But we are Human! Shouldn't we embrace that as our culture, our identity?

I think a global language would be great, though a bit hard to adjust to. If we find it's too hard too learn a language, or teach a children a language we don't know, we could just turn to cybernetics... and put computer chips in our head>.> <.< ... that teach us the global language or translate others. I also think that would help a lot of problems in our world; who knows how many wars have been caused by a bad translator?


We are the Aurinoch, bringers of peace, warriors of justice and followers of intelligence!

"May the light of Sentience guide you to your enlightenment."
Ashmo


Microbe

Joined: 09/11/2008 10:00:41
Messages: 73
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The short answer? No.
The long answer? Yes, but.

It makes sense to have a common language, as is English as a second language in most European countries (though not for the entire populations: there is a fluent minority, a not-so-fluent majority and a huge number of agnostics).

It doesn't make sense to have ONE language. It actually may make sense, but it doesn't work. Even English isn't ONE language. In fact, even English English (aka British English) isn't ONE language, but several vastly distinct dialects (although most of them differ only in pronunciation, but that's enough to threaten mutual intelligibility).

Even dead languages like Latin are distinctly regional (compare, say, English-taught Latin vs German-taught Latin, or Church Latin even). Second languages are similarly regional and may differ from the first language equivalents so much they may even present distinct dialects (although not widespread and common enough to be of scientific interest) or pidgins.

Having similar VARIANTS of one language taught internationally sure helps communication, but in the end there still need to be translations because of the cultural differences -- British and Australian tv shows or films being dubbed or even re-cast in American English for the North American market is a perfect example in this (e.g. Mad Max). Even then there may still be oddities (think of the regional "pop" vs "soda" preferences in American English)

So, yes for there being a common language taught in schools as second language, but no for that language replacing the regional languages completely.

As a second-language English speaker, I'd hope more people would learn fluent English, though. INCLUDING native speakers, btw.

EDIT: Esparanto is a farce, though. It's heavily geared towards Romanic speakers and even for those it's not easier to learn than any other Romanic language.

Note that even if we magically all spoke the same language starting tomorrow, we'd still develop highly distinct regional varieties within a few months if not weeks because that's just how language works: it's a balance between assimilation (individual "languages", i.e. what one personally speaks, becoming more similar) and dissimilation (individual "languages" becoming less similar).

This message was edited 1 time. Last update was at 09/15/2008 08:17:58

Guang


Microbe

Joined: 09/14/2008 16:16:30
Messages: 14
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no. Not because it's not a good idea, because it is. The problem is, which part of the world gets to impose their norms on everyone else? There are several world languages right now, that can each be used in at least a dozen countries. English, Spanish, Arabic, Chinese, and the central asian turkic mega-language. There may be more as well. Even if we went with Esperanto (based on commonalities between European languages), it would still be a surrender of national pride for much of the world.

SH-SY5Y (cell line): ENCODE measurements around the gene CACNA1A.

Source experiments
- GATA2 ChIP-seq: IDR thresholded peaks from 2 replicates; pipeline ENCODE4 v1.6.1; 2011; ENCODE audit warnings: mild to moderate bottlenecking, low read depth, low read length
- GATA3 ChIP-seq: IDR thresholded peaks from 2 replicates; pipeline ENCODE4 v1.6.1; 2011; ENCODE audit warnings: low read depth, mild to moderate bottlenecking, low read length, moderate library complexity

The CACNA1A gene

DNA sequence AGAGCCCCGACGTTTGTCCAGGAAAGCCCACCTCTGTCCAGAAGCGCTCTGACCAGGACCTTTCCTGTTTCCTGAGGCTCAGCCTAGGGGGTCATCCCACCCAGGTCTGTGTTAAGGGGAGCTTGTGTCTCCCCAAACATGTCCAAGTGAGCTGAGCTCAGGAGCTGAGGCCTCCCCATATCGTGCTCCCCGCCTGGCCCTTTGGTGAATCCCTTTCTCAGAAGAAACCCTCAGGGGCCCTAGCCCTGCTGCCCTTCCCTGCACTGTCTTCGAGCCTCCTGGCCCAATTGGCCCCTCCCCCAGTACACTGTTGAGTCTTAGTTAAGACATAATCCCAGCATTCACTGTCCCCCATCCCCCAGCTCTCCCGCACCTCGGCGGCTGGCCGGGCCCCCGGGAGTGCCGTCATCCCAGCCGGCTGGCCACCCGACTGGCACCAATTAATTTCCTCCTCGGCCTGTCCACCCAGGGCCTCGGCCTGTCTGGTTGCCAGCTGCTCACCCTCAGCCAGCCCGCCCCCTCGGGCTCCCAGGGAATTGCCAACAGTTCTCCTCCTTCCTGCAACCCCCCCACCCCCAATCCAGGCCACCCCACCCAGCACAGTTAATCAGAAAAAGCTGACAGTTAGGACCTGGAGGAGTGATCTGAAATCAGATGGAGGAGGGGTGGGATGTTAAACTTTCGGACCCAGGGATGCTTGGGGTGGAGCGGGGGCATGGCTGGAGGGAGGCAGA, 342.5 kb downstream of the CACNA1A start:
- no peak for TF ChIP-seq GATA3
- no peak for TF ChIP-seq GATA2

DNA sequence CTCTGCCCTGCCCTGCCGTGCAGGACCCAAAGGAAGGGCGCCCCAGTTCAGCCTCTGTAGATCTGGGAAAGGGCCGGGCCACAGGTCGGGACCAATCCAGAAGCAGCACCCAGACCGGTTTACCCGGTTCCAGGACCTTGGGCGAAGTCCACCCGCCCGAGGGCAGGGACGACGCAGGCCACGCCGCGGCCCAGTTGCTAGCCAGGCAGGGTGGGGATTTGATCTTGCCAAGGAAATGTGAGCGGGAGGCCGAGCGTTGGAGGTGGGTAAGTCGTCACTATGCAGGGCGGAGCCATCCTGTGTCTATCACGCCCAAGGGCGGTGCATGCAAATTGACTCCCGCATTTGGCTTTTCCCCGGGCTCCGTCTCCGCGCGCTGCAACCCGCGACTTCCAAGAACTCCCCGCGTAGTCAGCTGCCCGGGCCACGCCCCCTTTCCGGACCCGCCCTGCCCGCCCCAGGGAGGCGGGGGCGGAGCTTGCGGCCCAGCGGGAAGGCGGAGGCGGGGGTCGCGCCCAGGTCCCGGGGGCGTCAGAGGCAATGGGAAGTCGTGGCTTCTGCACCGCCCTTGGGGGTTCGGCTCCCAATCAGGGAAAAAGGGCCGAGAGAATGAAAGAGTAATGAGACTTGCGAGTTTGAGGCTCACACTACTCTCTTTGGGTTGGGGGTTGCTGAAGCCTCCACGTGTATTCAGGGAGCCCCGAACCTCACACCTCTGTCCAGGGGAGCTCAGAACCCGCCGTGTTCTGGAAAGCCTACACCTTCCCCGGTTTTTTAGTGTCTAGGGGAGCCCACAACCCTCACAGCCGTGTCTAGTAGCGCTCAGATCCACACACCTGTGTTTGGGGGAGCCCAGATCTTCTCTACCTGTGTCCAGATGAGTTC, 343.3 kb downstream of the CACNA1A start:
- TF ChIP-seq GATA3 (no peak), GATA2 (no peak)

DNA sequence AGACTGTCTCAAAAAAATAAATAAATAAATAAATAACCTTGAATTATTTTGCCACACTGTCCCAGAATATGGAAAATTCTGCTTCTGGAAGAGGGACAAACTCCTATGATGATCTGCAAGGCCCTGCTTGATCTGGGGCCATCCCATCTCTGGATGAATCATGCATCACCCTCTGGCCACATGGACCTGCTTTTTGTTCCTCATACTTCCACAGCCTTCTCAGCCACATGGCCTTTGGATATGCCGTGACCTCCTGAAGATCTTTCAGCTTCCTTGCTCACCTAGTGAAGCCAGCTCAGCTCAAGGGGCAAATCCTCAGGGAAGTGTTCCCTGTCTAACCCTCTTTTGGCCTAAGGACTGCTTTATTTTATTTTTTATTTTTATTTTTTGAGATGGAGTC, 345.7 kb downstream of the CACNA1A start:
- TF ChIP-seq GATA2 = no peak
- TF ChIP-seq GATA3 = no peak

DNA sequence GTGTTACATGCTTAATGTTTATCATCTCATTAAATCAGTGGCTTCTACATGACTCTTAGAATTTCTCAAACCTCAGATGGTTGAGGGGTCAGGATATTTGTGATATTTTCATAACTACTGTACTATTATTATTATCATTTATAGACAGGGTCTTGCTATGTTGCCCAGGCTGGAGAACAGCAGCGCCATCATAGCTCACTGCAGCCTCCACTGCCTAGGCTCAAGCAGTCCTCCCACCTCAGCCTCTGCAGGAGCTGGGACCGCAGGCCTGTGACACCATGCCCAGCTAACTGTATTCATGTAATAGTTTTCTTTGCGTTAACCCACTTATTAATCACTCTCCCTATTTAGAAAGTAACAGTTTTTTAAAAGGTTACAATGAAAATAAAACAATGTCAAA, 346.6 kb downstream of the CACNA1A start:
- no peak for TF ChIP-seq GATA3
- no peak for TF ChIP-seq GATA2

Maybe if we could all speak in Binary or something? I just fail to see how it can happen without imperialist overtones.
Chethosk


Microbe

Joined: 09/15/2008 22:34:44
Messages: 17
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Yes. Just as we soon all start using the Metric System.
Ashmo


Microbe

Joined: 09/11/2008 10:00:41
Messages: 73
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Now, the metric system is something else. It's a standard for measurements.

Languages can't be defined that precisely. Major organisations world-wide have been trying for decades (or centuries, even) and still couldn't stop language from changing with time.

Language is not static.
xlapin


Microbe

Joined: 09/12/2008 09:07:40
Messages: 67
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Now that would be boring. When I travel abroad I want to see, hear, read things I don't understand. That's the thrill. If I go to, say, Japan, I won't understand half of the things I see or hear, and I'll love the place for it!

Eventually english made it as the pesudo-universal tongue to use to make yourself understood.

The Goof Runner ©


"Did your parents ever tell you there are no such things as monsters? They lied." - The Nightmare Sporecast
Insanity42


Microbe

Joined: 09/10/2008 18:35:25
Messages: 45
Location:
Somewhere in the vicinity of Alpha Centauri

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Here is a great website dedicated to languages, both natural and constructed.

Omniglot

Probably the most intriguing one for a binary language is 12480.

I've dabbled into the idea of developing a language for use later in a story.

This thread reminds me of the story of the Tower of Babel.

Do we think because we exist, or do we exist because we think?
People agree not to see what they are convinced cannot exist.
Humans are really hyper-social apes.
Omniquantism: If God is omnipotent and all things are possible, then it is possible that all religions are correct simultaneously.
ere4s3r


Microbe

Joined: 09/10/2008 02:17:03
Messages: 87
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Now im probably sounding weird, but a binary language will never suceed, for one, because no language is like it, for 2, because english is working pretty well, just learn 3 languages you need most but have one of em allways be english, i dont see how thats bad..

Of course, then i call Indian Callcenter workers who supposedly speak english, just not from the same planet im from....

Even if someone came up with a truly universal language there needs to be a better reason to change, if someone doesnt speak english nowadays he wont even get a real job anymore, so the incentive is definitly there to learn it, this wont change in a while

I voted NO, by the way, for cultures should allways have their own language, make a device that can translate any speech in realtime, problem solved, no need for us to learn something extra, and no need for new languages (as if there arent enough allready)